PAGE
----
But for stock market investors, October has been notoriously synonymous with their worst fears: crashes. The most infamous and steepest stock market value declines -- "Black Friday" in 1929, "Black Monday" in 1987 and "Black Week" in 2008, when the Dow Jones industrial average lost 22 percent in eight consecutive sessions -- all happened in October. In 1989, a lesser-known, "mini crash" took place October 13, another "mini-crash" occurred in October 1997.
Stories and theories on what may be behind seemingly spooky October market conditions tend to circulate this time of year, with investors, traders, experts and academics weighing in. Usually, much of the analysis comes down to logical speculation or outright dismissal of the correlation.
For example, Washington University economics professor Stephen Williamson earlier this month put forth his "Spurious Correlation Theory," which more or less asserts that putting credence in the widespread notion about October spelling doom for stocks is no more rational than tying the likelihood of extended periods of wintry weather to ceremonies involving celebrated groundhogs.
To get some handle on whether there is any statistical basis for October being a scary month for stocks, researchers at MarketHistory.com crunched more than a century's worth of aggregated DJIA index return data for each month. Their conclusion: that September, not October, is actually the single worst month for stocks, at least on average, over the long term.
In September, the Dow has produced, on average, a decline of -1.18 percent. Octobers, on the other hand, have been slightly bullish, producing an average return of 0.2 percent. February is the only other month that over time has produced an average negative (-0.3) return. December, incidentally, has been the single best month for stocks, with an average return of 1.39 percent.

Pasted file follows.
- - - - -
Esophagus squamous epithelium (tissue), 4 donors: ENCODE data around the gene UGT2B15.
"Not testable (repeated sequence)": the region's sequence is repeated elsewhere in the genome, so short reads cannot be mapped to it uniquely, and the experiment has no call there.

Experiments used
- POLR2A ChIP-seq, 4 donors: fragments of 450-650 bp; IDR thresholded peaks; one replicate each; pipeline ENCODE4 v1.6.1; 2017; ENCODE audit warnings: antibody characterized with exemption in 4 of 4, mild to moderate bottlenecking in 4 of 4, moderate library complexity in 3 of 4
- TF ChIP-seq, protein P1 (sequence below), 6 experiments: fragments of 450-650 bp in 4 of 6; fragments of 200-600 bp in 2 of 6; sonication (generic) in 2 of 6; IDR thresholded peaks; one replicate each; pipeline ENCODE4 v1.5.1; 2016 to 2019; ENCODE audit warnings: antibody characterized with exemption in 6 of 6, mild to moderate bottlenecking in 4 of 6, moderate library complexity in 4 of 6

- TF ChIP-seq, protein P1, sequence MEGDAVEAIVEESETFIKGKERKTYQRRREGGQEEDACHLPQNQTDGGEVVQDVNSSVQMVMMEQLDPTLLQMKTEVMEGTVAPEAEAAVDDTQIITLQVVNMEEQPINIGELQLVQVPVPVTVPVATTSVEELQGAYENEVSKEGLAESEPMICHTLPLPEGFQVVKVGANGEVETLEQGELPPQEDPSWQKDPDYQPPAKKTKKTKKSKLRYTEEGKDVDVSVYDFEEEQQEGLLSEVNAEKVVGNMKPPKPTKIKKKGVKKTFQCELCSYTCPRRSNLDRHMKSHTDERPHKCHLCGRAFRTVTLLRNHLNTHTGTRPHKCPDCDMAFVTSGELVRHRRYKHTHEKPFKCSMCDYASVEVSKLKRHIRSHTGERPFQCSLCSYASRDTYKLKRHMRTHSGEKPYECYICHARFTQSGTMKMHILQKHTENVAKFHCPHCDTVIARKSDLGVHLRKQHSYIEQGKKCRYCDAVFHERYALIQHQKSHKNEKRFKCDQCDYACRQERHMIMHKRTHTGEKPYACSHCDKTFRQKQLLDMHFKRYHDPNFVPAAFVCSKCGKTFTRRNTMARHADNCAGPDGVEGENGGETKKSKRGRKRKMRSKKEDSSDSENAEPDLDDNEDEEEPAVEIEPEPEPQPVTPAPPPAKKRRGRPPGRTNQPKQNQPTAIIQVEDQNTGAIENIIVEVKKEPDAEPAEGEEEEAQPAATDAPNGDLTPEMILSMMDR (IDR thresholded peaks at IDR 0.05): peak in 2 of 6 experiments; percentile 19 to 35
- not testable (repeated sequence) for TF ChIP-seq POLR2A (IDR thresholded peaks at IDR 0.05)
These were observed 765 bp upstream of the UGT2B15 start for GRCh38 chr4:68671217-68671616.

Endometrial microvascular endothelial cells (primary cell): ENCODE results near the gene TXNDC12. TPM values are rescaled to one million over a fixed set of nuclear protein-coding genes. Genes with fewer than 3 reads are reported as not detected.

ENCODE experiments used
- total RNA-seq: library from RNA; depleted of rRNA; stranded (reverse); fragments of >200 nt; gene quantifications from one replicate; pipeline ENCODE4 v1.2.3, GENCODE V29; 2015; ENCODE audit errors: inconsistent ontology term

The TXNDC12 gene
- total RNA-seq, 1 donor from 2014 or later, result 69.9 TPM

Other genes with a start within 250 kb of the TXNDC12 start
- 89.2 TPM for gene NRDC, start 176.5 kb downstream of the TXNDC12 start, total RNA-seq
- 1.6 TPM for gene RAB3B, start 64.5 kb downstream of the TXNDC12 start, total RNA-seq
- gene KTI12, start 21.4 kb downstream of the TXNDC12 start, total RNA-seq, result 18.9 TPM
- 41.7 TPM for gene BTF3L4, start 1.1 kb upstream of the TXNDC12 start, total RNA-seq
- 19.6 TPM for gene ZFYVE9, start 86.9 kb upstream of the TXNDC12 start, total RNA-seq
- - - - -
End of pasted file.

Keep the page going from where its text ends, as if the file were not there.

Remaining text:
Gibbons Burke, director of research at MarketHistory.com, does point out, however, that October seems to have an above average tendency to produce significant declines, which he defined as a loss of 10 percent or more.
MarketHistory.com research uncovered 47 instances in which the Dow had monthly drops exceeding 10 percent. Eight times, or 17 percent of the time, those declines took place in October. "So October has more than twice as many outsize drops as would be expected, assuming all months were equal," Burke explains, adding that only the month of September (8) is on par with October in terms of such drops.
Drawing conclusions about October and crashes isn't a stretch, insists market strategist Jim Delaney. "It all goes back to our country's agrarian roots," says Delaney, whose firm, Market Strategies Management in Township of Washington, N.J., produces market research for institutional investors, mutual fund managers and hedge fund firms. "Farmers went to the bank twice a year. First, in the spring, to borrow money to pay for their planting cycle, and again in the fall, to pay it back. After a poor harvest, that period could bring bad news for farmers, and the bankers. I think a general sense of seasonal wariness has become engrained in our collective psyche, even as we moved from agrarian to industrial and now to a service economy."
October, in other words, is a time to invoke caution, Delaney says.